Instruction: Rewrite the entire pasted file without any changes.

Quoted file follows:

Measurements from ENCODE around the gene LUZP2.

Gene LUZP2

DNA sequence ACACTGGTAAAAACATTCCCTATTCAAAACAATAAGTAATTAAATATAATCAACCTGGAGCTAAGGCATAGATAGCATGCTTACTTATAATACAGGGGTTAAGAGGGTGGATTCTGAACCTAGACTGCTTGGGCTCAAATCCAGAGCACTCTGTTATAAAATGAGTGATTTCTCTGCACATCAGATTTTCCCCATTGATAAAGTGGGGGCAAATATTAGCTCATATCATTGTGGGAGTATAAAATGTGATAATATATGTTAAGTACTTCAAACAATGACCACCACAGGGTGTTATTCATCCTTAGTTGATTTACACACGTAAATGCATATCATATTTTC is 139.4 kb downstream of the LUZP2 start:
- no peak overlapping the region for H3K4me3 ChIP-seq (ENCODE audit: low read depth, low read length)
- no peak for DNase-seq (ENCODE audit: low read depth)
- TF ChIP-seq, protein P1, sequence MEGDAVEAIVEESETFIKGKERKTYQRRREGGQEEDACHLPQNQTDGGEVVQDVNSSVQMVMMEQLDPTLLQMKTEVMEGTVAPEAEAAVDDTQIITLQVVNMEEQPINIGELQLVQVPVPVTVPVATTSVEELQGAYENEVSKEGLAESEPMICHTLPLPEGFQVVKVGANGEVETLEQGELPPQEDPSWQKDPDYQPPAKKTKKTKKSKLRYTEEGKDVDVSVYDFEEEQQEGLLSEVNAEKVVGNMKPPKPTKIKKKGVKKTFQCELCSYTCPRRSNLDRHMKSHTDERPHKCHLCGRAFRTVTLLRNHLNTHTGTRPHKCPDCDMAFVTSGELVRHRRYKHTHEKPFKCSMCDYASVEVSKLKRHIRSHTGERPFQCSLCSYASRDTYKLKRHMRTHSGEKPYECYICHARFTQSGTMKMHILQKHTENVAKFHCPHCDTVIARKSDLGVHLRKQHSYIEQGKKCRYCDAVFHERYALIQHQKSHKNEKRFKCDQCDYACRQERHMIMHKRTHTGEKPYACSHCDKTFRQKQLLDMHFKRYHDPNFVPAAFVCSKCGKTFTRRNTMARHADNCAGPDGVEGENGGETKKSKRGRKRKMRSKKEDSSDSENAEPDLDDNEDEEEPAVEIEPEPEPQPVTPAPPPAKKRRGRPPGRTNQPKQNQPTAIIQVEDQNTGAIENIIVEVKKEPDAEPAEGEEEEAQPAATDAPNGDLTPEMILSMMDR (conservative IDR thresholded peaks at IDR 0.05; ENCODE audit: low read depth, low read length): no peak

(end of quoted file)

Measurements from ENCODE around the gene LUZP2.

Gene LUZP2

DNA sequence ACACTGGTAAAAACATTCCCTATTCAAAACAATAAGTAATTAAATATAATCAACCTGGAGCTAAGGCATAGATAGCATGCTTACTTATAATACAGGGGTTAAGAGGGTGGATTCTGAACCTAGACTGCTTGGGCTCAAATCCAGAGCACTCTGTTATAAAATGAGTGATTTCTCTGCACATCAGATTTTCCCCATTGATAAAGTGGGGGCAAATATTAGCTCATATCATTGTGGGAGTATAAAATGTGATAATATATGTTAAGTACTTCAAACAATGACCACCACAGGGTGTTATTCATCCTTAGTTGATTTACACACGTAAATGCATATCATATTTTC is 139.4 kb downstream of the LUZP2 start:
- no peak overlapping the region for H3K4me3 ChIP-seq (ENCODE audit: low read depth, low read length)
- no peak for DNase-seq (ENCODE audit: low read depth)
- TF ChIP-seq, protein P1, sequence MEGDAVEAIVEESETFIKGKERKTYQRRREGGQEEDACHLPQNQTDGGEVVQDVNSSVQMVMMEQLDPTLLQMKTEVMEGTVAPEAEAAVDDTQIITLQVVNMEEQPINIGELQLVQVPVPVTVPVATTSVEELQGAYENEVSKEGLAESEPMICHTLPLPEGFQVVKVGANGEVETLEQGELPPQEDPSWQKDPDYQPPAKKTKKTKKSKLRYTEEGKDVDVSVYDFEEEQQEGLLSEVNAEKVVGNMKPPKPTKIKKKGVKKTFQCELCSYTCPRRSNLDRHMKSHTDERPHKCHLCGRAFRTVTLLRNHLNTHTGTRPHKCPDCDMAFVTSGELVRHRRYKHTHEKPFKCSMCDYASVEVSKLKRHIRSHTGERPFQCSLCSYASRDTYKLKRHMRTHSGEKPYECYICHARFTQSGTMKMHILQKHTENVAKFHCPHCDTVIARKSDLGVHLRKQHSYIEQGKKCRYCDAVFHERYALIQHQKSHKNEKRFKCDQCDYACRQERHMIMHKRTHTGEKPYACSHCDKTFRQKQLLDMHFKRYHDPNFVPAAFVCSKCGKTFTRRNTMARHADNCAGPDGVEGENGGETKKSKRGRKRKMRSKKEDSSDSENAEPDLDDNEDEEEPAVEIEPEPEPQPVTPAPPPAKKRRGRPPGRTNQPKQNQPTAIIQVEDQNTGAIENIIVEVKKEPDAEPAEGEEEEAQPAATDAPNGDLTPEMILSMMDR (conservative IDR thresholded peaks at IDR 0.05; ENCODE audit: low read depth, low read length): no peak